Medical Coding Insights On Anal Itching
As uncomfortable as the topic of ‘anal itching’ might be for most people, the condition is quite common. Irritated skin around the anus and an accompanying urge to scratch can result from a myriad of factors related to environment, diet, and personal hygiene. However, many cases of anal itching are symptoms of conditions that, if untreated, can lead to serious health complications. Thankfully, diagnostics are often able to pinpoint the source of conditions like anal itching—and thereby determine the severity of each case.
MD Guidelines reports that one to five percent of the American population suffers from anal itching (or Pruritus Ani, to physicians). The condition may be caused by the following: sexually transmitted diseases, such as gonorrhea, syphilis or HIV/AIDS; systemic conditions like anemia, thyroid disease, Crohn’s disease, psoriasis, and certain kinds of cancer; and rectal yeast infection (also known as candidiasis), a bacterial growth that thrives on rectal moisture. However, anal itching can also easily be caused by a night of drinking or an exceptionally spicy meal. Most experts agree that the all-important first step to the treatment of anal itching is identification of its source.
During the initial diagnostic examination, the infected area should be thoroughly inspected for hemorrhoids and fistula, as well as any trauma resulting from the irritation. Stool incontinence will be observed, and a gynecological exam may be performed for female patients. The doctor may also order tests for the patient’s blood glucose and nitrogen levels and liver (hepatic) functions, and a skin biopsy may be performed. Fecal analysis may also be conducted over a specific period and can be recorded by the patient at home. If the physician is still unable to reach a specific diagnosis, then he or she may conduct a proctocolonoscopy, during which a small tube is inserted into the anus. The condition is typically treated with topical medication, such as lotion or skin cream.
For patients who do not suffer from chronic diseases, rectal yeast infection is often determined to be the cause of anal itching. Most patients are women, but men who receive anal sex have also been treated for the condition. HealthCare-Journal.com reports five chief causes of rectal yeast infection. Antibiotics, birth control and other medications can reduce levels of ‘good’ bacteria in an individual, which increases his or her risk for infection. Sexual transmission can also create rectal yeast as fluids are exchanged; spermicidal liquids found on condoms are often found to be the culprit. Other known causes of rectal yeast infection include pregnancy, diabetes and sensitivity to soap. The latter can result after prolonged exposure to materials such as bubble bath.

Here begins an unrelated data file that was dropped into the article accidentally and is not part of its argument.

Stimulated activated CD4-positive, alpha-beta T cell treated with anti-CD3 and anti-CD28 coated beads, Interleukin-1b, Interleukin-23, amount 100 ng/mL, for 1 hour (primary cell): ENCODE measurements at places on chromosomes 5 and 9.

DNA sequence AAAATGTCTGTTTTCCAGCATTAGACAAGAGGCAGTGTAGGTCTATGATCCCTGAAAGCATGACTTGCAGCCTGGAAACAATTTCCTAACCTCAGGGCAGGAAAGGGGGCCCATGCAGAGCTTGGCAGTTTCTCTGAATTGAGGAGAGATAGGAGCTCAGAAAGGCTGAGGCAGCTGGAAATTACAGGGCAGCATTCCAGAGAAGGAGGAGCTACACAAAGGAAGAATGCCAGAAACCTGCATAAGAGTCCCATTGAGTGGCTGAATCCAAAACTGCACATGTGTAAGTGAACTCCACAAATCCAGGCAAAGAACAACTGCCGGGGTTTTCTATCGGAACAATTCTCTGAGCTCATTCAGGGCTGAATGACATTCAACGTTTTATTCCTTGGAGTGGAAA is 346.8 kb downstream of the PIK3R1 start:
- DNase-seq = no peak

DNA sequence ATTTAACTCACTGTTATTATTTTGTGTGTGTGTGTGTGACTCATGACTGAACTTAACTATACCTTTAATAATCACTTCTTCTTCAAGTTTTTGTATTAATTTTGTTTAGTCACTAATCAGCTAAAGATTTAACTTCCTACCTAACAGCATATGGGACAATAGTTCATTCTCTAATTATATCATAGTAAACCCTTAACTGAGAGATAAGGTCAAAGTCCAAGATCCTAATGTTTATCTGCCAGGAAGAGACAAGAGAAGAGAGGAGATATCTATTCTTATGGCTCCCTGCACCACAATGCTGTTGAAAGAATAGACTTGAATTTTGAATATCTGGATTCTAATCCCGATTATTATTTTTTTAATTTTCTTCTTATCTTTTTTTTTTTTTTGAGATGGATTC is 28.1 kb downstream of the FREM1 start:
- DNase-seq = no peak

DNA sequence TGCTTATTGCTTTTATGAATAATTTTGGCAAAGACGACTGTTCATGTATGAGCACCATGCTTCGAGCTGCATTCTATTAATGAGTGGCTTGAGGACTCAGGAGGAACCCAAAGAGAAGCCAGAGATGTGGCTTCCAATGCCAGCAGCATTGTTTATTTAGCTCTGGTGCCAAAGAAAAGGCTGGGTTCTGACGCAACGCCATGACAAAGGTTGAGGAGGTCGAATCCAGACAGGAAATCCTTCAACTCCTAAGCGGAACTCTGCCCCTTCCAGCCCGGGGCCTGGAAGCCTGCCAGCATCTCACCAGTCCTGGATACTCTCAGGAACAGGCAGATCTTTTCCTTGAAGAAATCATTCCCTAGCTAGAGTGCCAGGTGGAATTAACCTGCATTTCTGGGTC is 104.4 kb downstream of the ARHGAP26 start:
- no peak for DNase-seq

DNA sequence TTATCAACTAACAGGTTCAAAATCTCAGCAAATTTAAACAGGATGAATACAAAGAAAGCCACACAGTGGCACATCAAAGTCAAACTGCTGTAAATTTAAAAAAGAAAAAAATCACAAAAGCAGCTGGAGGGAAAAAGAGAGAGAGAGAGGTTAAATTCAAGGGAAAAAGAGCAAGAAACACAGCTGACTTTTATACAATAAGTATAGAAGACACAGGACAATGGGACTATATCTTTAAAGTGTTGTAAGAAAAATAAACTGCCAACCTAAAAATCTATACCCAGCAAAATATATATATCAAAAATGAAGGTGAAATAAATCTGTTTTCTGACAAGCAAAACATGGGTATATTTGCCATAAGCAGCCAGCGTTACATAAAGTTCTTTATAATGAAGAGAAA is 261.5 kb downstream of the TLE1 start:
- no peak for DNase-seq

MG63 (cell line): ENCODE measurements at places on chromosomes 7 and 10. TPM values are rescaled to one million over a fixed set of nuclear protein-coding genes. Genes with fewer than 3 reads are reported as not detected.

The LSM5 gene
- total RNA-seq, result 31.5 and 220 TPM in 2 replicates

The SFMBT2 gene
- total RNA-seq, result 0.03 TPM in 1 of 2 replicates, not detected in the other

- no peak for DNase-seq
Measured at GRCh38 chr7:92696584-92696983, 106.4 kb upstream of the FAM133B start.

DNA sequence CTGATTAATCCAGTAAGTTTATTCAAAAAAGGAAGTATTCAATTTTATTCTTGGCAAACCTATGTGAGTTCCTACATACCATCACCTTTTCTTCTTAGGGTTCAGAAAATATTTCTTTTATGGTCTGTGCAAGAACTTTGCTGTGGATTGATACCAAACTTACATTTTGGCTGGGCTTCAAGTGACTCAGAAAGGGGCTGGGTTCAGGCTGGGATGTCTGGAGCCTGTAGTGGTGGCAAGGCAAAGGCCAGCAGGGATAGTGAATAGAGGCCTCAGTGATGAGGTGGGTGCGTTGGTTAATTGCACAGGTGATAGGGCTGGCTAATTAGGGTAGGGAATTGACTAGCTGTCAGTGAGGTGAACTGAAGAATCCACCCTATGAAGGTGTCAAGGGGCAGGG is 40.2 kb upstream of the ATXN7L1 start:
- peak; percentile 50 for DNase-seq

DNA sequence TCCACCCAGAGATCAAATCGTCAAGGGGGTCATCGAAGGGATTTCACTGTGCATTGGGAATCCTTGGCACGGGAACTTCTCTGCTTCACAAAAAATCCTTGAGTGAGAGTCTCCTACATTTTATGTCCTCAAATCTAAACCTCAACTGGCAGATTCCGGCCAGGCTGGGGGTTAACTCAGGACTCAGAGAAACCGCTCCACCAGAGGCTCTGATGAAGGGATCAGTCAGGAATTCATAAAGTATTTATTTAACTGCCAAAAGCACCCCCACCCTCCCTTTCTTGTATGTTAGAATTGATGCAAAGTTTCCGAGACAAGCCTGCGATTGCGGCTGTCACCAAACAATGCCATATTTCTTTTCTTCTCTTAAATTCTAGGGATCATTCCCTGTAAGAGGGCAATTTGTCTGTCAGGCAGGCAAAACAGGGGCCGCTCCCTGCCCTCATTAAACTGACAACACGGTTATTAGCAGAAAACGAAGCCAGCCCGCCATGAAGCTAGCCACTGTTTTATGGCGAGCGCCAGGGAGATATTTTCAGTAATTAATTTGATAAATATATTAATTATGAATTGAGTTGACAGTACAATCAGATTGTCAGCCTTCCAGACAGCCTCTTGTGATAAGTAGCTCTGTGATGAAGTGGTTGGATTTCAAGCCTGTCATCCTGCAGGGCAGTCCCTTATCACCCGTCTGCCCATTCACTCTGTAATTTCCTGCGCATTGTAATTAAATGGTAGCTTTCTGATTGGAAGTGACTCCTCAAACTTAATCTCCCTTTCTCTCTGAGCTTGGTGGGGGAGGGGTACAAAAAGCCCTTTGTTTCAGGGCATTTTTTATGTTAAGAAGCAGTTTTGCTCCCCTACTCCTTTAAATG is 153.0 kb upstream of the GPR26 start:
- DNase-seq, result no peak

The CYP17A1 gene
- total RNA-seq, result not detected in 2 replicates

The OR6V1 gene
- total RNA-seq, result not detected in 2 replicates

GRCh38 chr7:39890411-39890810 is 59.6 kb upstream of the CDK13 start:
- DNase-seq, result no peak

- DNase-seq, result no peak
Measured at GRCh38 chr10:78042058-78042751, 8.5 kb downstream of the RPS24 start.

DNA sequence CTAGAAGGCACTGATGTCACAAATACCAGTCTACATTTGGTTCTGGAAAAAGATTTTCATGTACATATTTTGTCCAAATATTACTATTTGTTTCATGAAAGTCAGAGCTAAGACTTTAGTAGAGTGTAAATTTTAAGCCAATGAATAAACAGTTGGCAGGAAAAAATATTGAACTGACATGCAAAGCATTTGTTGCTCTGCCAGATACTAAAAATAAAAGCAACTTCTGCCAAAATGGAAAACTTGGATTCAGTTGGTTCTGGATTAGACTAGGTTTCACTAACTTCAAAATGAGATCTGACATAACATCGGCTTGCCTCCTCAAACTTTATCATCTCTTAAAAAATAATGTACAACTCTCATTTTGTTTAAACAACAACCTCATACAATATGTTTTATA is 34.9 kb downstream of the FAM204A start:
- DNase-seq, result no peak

The symptoms of rectal yeast infection vary by individual case, though many will initially experience dryness, burning, or itching near the anus. The skin will become red and irritated, and the infected area could potentially spread if the skin is exposed to excess moisture (such as unwashed soap and diarrhea). Bloody stool and irritated bowels often follow. In some cases, the infected area will begin to produce a gray discharge with a fishy odor. Female patients may experience itchiness in the vaginal area, accompanied by a white discharge similar to cottage cheese. If these symptoms persist, the individual is encouraged to seek a physician; the doctor will normally order the patient to quit any current antibiotic medications, but the patient should continue taking the pills until his or her appointment. A trip to the emergency room is recommended in cases of severe pain.
In order to determine if anal itching is caused by a rectal yeast infection, individuals should consider many factors: Health history, medication regimen, sexual activity and the products used at home can all lead to this sort of infection. Since the symptoms of anal itching usually increase as a rectal yeast infection develops, the patient is often able to determine whether the initial discomfort is a temporary irritation—or the symptom of a more serious condition.